The Oxford English Dictionary has this useful note in its Second Edition, 1989: “The name arose in the earlier conditions of warfare, according to which an army remained in quarters (in towns, garrisons, fortresses, or camps) during the winter, and on the approach of summer issued forth into the open country (nella campagna, dans la campagne) or ‘took the field’, until the close of the season again suspended active operations.”
And we’ll end on a tangential note indeed. Someone vetting this column just asked me if the Italian word for belltower, campanile, and its root campana, Italian for 'bell,' are related to the words above. Well, according to ancient wordhounds they are. Isidore of Seville states that the first bell foundry in Italy was in the city of Nola in Campania, as was the first belfry in a church and the first bell cast and gonged. There is no proof of such claims.
Saint Isidore of Seville (560 – 636 CE), a bishop, was the author of one of the most popular books of word lore ever written. From the time of its first appearance in the 630s CE, his Etymologies has never been out of print. Isidore’s derivations belong to his time; many are obsolete or wrong; most are associative folk etymologies similar to the multiple errors in the Old Testament where the original writers in Hebrew made wild guesses about word relationships based on whether the words sounded the same. But, for the careful historian, Isidore has been recently translated in this new century and offers a trove of lore, spurious indeed but believed by the late classical world to be fact.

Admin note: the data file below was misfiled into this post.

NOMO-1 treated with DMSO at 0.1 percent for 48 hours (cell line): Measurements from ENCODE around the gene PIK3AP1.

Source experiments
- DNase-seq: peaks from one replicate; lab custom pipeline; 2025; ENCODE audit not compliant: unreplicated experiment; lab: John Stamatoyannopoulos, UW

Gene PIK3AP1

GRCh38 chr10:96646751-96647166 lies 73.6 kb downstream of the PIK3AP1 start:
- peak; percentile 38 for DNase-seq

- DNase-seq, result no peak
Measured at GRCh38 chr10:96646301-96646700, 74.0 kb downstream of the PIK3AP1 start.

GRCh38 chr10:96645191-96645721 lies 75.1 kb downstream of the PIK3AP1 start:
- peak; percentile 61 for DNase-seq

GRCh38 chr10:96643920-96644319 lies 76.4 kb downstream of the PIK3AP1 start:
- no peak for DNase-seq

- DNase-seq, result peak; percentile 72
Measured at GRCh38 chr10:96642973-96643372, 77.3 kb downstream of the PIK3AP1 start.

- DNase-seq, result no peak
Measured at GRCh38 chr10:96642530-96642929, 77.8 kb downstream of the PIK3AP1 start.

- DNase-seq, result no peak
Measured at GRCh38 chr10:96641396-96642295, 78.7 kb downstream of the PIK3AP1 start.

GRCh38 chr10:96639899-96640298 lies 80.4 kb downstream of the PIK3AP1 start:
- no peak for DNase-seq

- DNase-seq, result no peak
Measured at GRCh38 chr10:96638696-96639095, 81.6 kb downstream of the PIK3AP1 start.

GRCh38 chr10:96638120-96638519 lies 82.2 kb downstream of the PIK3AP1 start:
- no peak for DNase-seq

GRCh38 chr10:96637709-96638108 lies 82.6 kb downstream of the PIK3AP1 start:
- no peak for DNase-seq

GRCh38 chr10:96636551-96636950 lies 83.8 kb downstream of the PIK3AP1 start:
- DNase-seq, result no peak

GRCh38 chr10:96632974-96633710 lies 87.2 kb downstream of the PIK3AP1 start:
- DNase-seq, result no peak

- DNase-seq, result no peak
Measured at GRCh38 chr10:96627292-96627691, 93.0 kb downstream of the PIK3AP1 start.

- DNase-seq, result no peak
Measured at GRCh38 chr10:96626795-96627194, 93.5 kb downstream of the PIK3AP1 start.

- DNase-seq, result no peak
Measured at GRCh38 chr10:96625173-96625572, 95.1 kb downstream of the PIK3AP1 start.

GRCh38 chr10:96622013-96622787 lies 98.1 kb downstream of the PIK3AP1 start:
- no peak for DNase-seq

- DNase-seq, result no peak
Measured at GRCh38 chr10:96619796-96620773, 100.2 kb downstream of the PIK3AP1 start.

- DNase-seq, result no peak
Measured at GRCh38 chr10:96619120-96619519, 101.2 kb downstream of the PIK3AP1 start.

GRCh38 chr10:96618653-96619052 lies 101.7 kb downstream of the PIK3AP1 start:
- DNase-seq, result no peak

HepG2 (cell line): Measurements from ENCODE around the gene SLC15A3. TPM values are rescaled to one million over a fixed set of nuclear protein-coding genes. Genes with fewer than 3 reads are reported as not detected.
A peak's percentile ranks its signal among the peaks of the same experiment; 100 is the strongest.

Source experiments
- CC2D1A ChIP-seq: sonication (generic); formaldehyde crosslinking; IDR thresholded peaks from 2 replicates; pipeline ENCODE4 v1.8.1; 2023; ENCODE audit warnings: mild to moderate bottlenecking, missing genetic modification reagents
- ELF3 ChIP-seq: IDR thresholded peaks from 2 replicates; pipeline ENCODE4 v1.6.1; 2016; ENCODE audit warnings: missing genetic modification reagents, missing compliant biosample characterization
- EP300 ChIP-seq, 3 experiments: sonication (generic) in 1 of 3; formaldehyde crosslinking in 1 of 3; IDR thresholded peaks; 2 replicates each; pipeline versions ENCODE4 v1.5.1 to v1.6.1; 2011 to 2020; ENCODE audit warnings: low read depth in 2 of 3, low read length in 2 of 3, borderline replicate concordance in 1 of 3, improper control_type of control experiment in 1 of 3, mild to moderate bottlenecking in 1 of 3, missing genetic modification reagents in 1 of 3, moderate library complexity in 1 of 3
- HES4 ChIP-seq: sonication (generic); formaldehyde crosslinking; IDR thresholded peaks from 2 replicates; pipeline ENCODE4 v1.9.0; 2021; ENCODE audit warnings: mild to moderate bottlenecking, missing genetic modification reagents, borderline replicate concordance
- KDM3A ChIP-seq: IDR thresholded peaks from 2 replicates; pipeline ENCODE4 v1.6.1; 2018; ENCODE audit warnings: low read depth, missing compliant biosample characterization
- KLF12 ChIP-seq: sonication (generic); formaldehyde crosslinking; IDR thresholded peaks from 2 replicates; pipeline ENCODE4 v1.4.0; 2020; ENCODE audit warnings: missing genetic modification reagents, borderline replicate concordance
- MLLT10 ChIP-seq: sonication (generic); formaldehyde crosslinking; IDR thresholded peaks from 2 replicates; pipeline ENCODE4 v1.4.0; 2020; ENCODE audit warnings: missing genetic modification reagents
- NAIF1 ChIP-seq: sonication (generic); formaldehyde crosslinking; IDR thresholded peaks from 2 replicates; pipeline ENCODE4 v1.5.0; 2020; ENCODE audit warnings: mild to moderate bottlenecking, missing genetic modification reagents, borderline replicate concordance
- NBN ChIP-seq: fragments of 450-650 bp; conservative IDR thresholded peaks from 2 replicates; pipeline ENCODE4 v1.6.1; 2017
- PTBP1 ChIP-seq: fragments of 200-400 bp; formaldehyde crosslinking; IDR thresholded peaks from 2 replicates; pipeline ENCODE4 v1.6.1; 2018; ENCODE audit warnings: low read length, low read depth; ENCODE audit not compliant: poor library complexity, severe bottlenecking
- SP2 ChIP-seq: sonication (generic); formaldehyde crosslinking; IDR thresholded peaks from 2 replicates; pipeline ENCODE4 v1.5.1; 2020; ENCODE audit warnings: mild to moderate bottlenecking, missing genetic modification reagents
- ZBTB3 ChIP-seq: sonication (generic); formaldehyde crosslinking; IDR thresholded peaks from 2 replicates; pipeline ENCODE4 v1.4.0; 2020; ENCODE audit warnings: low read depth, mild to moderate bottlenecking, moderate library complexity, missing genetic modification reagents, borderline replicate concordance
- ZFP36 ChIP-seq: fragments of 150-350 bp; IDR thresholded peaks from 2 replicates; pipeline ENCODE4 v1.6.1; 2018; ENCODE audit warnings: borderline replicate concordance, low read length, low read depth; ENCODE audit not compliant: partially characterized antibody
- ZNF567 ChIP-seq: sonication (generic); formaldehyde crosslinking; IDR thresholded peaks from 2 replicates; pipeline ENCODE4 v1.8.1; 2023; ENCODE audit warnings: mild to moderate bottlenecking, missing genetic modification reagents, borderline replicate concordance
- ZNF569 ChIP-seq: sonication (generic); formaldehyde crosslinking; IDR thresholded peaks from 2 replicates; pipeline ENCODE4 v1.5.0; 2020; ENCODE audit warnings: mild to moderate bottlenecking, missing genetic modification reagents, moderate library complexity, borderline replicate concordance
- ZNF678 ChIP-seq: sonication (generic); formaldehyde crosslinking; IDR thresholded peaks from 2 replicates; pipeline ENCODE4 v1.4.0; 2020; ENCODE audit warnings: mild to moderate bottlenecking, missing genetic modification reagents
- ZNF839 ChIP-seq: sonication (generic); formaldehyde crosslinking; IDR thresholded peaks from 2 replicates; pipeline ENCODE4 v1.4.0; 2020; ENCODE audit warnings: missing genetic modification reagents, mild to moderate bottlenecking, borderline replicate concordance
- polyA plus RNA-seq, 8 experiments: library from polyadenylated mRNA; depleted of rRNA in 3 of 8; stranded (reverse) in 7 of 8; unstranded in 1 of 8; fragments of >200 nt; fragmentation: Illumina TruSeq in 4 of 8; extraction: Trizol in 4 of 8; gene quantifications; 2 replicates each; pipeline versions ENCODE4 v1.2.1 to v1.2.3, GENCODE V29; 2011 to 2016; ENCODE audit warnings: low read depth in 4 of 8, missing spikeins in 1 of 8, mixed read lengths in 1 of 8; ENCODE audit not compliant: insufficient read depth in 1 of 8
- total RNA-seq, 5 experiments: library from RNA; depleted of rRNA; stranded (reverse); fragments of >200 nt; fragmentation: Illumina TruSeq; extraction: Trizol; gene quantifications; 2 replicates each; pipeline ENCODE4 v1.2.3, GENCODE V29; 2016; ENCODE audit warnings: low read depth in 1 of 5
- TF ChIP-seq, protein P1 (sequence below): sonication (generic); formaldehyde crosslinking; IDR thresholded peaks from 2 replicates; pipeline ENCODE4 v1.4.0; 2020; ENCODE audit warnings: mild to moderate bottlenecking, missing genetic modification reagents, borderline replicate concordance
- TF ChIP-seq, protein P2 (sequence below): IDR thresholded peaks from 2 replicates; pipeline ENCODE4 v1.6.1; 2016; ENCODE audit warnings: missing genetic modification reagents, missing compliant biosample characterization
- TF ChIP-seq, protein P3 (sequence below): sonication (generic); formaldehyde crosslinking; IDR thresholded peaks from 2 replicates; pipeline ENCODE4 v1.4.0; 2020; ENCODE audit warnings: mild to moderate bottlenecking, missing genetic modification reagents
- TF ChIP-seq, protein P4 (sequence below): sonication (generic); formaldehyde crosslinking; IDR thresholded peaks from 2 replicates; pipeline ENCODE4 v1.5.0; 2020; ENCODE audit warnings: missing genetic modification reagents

Let 2017 be your annus champagnensis!
Bill Casselman, December 2016
Text Copyright 2016 William Gordon Casselman